Thursday, November 15, 2012

App Saturation!

Last week I gave a presentation in New Orleans on mobile marketing.  I asked the audience if they knew how many apps there are worldwide.  One smart participant answered correctly, “a lot!”

Read On:
Last March Apple announced that they passed the 25th billion download which was 15 billion more apps since July 2011.  Recently they indicated that 46 million apps were being downloaded daily.  To put this number in perspective, McDonald’s has 33 thousand stores worldwide in 118 countries and serves an estimated 6.5 million burgers per day.  That means Apple downloads a little more than seven times the number of burgers McDonalds sells per day.  Apple’s counterpart Google announced in October that they surpassed the 25th billion download via Google Play.

App alert:
  • Lady Gaga’s next album Artpop will be launched via a paid-for app.  It will include chats and films for every song, Gaga inspired games comparable to her “Farmville” game, fashion updates, etc.
  •           The App du Jour everyone is buzzing about is Summly, a news condenser scanning service.  Its developer, Nick D’Aloisio who just turned 17 this month, realized that everyone only skims lengthy newspaper articles.  Consequently, the Summly app summarizes articles down to two-paragraph bullet points.
I forecast that someday in the not so distant future we will be able to buy an app to skim the skim!


  1. I have an APP for that already, Jimmy. Yes, APPS are where its at. Though if you are Microsoft, you are spinning the other way. Their new WIN 8 phones and tablets don't have any apps available, and likewise Blackberry is hampered in their growth since no one is developing for them anymore. As outlined, companies can now use APP technology to connect with their customers better...if they can convince you to download their app onto your phone. I see apps not unlike the early landscape of the web: If you had a website you were leading edge, but driving people to it became the challenge. Apps are not going away, but time will tell of their ultimate use by brands and companies.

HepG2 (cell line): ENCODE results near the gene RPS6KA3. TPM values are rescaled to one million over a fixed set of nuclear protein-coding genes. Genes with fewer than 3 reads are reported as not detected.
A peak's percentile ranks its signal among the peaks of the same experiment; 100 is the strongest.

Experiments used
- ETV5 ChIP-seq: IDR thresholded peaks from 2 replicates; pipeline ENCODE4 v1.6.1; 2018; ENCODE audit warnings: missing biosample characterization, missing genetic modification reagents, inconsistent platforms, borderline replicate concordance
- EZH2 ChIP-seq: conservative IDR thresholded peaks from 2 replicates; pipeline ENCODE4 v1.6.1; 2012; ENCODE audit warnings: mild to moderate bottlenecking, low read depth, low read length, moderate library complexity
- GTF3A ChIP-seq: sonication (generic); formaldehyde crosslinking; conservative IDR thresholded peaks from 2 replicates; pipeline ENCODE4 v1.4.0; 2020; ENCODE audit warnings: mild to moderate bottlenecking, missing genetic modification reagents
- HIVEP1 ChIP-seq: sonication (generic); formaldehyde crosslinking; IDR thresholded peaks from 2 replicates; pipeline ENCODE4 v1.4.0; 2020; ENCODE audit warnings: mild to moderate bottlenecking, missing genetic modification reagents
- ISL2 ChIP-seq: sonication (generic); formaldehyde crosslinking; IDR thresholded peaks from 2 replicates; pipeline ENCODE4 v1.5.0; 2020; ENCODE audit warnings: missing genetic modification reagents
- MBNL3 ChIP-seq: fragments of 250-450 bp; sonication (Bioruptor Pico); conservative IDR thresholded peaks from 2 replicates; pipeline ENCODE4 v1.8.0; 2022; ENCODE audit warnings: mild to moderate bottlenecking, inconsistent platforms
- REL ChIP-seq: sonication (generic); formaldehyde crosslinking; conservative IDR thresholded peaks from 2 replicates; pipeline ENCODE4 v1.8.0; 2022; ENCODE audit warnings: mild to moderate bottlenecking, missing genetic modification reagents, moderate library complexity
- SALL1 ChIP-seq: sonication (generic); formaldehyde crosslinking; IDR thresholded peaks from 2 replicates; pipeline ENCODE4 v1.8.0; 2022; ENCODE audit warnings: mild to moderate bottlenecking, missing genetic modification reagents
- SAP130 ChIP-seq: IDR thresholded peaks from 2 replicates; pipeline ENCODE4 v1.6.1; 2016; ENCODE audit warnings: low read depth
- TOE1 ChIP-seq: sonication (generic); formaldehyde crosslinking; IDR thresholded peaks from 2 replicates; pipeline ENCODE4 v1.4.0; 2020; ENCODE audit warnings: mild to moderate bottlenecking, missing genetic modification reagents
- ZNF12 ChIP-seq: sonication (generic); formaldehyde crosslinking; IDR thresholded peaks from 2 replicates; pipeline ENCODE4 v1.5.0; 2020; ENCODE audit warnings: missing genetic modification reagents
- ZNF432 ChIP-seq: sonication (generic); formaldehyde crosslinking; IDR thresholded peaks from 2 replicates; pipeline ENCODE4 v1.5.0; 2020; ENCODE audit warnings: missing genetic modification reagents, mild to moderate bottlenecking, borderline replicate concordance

2. I concur with Thomas; apps are a natural part of the digital landscape, though like those old Geocities websites, it's one that everyone can create, but not necessarily well.

    Inevitably, this will self-curate as certain apps become the primary ones, while others will become more niche specific and some will be more temporal in nature (Lady Gaga's definitely will be once the commotion over her album fades).

    Of course, just like the web, that doesn't mean people won't still set up shop in the app domain and hope they can get a piece of the action.

  3. I was talking to someone from a mobile marketing agency last week. She said many companies are going the other way. Just optimizing their website for mobile instead of building apps.

    Unless the app adds value to the brand or some sort of version, companies are better off skipping it and using the money elsewhere.

  4. Interesting comments. Thank you everyone. Depending on what business a company is in, I think if designed correctly an app can be a very effective engagement tool in addition to all the other collaborative tools of Web 2.0. Just another touch point in the marketing game.